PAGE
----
In her first public comments since accusing a senior Chinese official of sexual assault, women’s tennis player Peng Shuai denied ever making the accustions, saying there “has been a lot of misunderstanding.”
Peng’s statements were to a Singapore-based Chinese-language newspaper called Lianhe Zaobao.
“I want to emphasize one thing that is very important,” Peng said. “That I have never spoken or written about anyone sexually assaulted me. This point is very important to be emphasized clearly.”
“First of all, it’s my personal privacy,” she continued. “There possibly has been a lot of misunderstanding. Therefore, there should not be such distorted interpretation here.”
According to CNN, Peng said she has “always been free” and has been living at her home in Beijing.
As has been the case following any update on Peng’s situation, the Women’s Tennis Association is not satisfied with the latest news surrounding Peng’s safety.
“We remain steadfast in our call for a full, fair and transparent investigation, without censorship, into her allegation of sexual assault, which is the issue that gave rise to our initial concern,” the WTA said in a statement on Monday.
“It was again good to see Peng Shuai in a public setting and we certainly hope she is doing well,” the WTA said. “As we have consistently stated, these appearances do not alleviate or address the WTA’s significant concerns about her wellbeing and ability to communicate without censorship or coercion.”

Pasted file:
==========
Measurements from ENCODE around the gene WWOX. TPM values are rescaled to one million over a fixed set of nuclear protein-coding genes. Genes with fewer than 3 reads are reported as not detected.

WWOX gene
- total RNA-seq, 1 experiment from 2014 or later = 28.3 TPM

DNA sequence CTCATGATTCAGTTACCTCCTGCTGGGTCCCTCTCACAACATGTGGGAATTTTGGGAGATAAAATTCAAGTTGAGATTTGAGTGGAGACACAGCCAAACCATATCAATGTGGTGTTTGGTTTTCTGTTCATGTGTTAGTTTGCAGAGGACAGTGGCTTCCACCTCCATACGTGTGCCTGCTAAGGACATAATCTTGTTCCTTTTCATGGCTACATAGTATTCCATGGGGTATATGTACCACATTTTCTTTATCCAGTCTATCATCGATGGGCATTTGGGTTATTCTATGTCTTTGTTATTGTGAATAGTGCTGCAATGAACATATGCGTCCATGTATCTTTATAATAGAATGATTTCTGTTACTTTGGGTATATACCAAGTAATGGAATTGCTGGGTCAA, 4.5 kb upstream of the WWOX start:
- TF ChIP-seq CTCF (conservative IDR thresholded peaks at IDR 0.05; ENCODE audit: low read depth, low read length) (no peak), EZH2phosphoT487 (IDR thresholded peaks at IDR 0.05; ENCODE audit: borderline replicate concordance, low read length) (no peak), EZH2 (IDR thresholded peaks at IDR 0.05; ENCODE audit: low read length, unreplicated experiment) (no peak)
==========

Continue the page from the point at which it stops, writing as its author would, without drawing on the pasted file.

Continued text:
Peng’s safety has been a concern since her November 2nd social media post in which she accused former Vice Premier Zhang Gaoli of sexually assaulting her three years ago following a round of tennis. She also said Zhang’s wife guarded the door. Her post was deleted nearly 30 minutes after publication and Peng’s account on Weibo — a Chinese social media platform — was blocked from searchers on the platform.
Peng was not seen or heard from publicly until a November 17 statement attributed to Peng was shared on Twitter by CGTN — a Chinese state-affiliated media company — where Peng denied her claim that Zhang sexually assaulted her.
The IOC has held two calls with Peng, including a December 2nd call that “reconfirmed” that Peng appeared to be “appeared to be safe and well.”
Shortly after the second call with the IOC, the WTA announced a suspension of all WTA tournaments in China, including in Hong Kong.
“Unfortunately, the leadership in China has not addressed this very serious issue in any credible way,” WTA CEO Steve Simon wrote in a statement to the WTA website. “While we now know where Peng is, I have serious doubts that she is free, safe and not subject to censorship, coercion and intimidation. The WTA has been clear on what is needed here, and we repeat our call for a full and transparent investigation – without censorship – into Peng Shuai’s sexual assault accusation.”
“As a result, and with the full support of the WTA Board of Directors, I am announcing the immediate suspension of all WTA tournaments in China, including Hong Kong,” Simon added. “In good conscience, I don’t see how I can ask our athletes to compete there when Peng Shuai is not allowed to communicate freely and has seemingly been pressured to contradict her allegation of sexual assault”
Joe Morgan is the Sports Reporter for The Daily Wire. Most recently, Morgan covered the Clippers, Lakers, and the NBA for Sporting News. Send your sports questions to [email protected].